Towards the end of last year, our crew at HBR.org started to wonder whether Facebook's Instant Articles would be a good fit for us to try. Sure, scads of newspapers had jumped aboard FB Instant--the Washington Post was among the most noticeable. And, why not? FB renders articles as advertised, instantly-- making for a delightful mobile experience.
But does it make sense for the Harvard Business Review when our strategy is about building a deeper (direct) relationship with our readers? Of course, pondering this question just led me to bigger questions. Eventually, the FB debate internally had triggered five other really big questions about our publishing future:
1. Should publishers even try to be technology players?
2. What happens when your audience spends more time with your content somewhere else online?
3. What happens to bundling print and digital?
4. Can paid content models work within Facebook's walls?
5. Why isn't this just AOL all over again?
But I won't try to tackle each of these ideas this week; instead I'd rather roll them out one at a time over the coming months - and feel free to pitch your own big questions that might be on your agenda.
Let's start with #1:
Should publishers even try to be technology players?
Ask your technology folks if they can make your articles render as rapidly as FB Instant Article. Chances are pretty good that it's not going to happen. So, if FB blows us out of the water with their dazzling speed, is it even worth trying to compete on the technology front? Or should publishers just stick to content where we can be great?
The Washington Post is one of those publishers that wants to compete on both fronts--not unsurprising, given their owner. My take is that when we talk about technology at a publishing company, we are really talking about two (very) different types of automation: There's technology that powers the utility infrastructure versus the product experience.
To get the difference, imagine a house. The locks on the doors, the wooden beams, the walls, and the light sockets are all part of the utility infrastructure, which is composed of common parts--most of which are commodities. Now think about how each room is decorated, from the sconces to the furniture--this is all part of the distinctive product experience.
A website is much the same. The login, the page structure, and search are all common utilities, versus the design of the page, animated graphics, and typeface, which are part of the experience. The first needs to function correctly, but the second must make you feel something.
When it comes to the latter--the part that makes you feel--Publishers must have the technology tools and expertise to differentiate their experience. But a publisher gets very little credit for the utility infrastructure; the utilities must work, but they won't necessarily motivate your customer to come back on their own.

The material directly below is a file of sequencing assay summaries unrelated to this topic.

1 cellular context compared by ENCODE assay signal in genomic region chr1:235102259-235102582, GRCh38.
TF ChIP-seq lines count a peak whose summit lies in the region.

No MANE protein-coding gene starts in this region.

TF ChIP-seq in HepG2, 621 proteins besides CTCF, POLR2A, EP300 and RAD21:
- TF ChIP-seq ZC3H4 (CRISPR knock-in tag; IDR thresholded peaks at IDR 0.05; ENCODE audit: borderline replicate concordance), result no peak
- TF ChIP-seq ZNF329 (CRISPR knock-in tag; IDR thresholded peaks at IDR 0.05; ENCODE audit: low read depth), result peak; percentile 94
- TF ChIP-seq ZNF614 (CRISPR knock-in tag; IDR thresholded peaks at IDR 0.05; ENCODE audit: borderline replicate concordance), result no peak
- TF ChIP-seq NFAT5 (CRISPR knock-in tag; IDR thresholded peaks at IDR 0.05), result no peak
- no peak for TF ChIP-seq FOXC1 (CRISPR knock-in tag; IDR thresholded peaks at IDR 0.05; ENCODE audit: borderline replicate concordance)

In his course on marketing strategy at the Harvard Business School, Professor Ranjay Gulati talks about "motivators" versus "hygiene factors." His example is a restaurant where the bathrooms are spotless but the food is so-so. In this case, you aren't apt to return. But if the food is amazing and the bathroom is disgusting, it's likely that you still won't return.
You don't motivate the customer with the clean bathroom, but you also can't live without it. A website with a slick log in and fast pages but terrible content is not likely to get return visitors. Conversely, great content and a terrible log-in experience is equally bad.
Gulati also notes that sometimes a motivator shifts to becoming a hygiene factor, as in the case of Volvo. Long ago, Volvo motivated consumers with their safety features, but as more and more cars jumped on the safety bandwagon with their own features--and the government mandated more and more of these sorts of features--Volvo's motivator became a hygiene factor.
This may in fact be what's happening with web publishing. Much of what we thought motivated users in the beginning, such as speedy pages, has now become a hygiene factor that you simply must have, but which won't motivate a customer to become a loyal follower.
So, what does this mean in the context of Facebook's speedy offering? Letting FB provide your content in their framework essentially helps them to motivate their customer to come back to them for the great content and a delightful experience. But if you see FB as a way to get your own new subscribers, you might come up short. And this would argue for giving FB some but not all of your content. It also means that when the customer does arrive at your digital offering that you motivate them with dazzling content. To do this, you must invest in the technology that is at the fingertips of the storytellers (the journalists, producers, marketers, etc) and keep the investment in the utilities under control.
In other words, you want the door locks on your house to work without supporting a team of engineers to help greet every guest.
On to the next question: What happens when your audience spends more time with you somewhere else online? It used to be that a healthy percentage of our audiences came from places like Google, Facebook, and Apple. But now, especially in the case of the Washington Post, which posts everything on FB, it's entirely possible that at some point in the future our websites will be totally unnecessary. Is that a good thing or bad? Tune in next month...
Thanks and again don't hesitate to email me questions or thoughts at firstname.lastname@example.org or @machthbr on twitter. Happy to chat any time.
This post originally appeared in FIPP.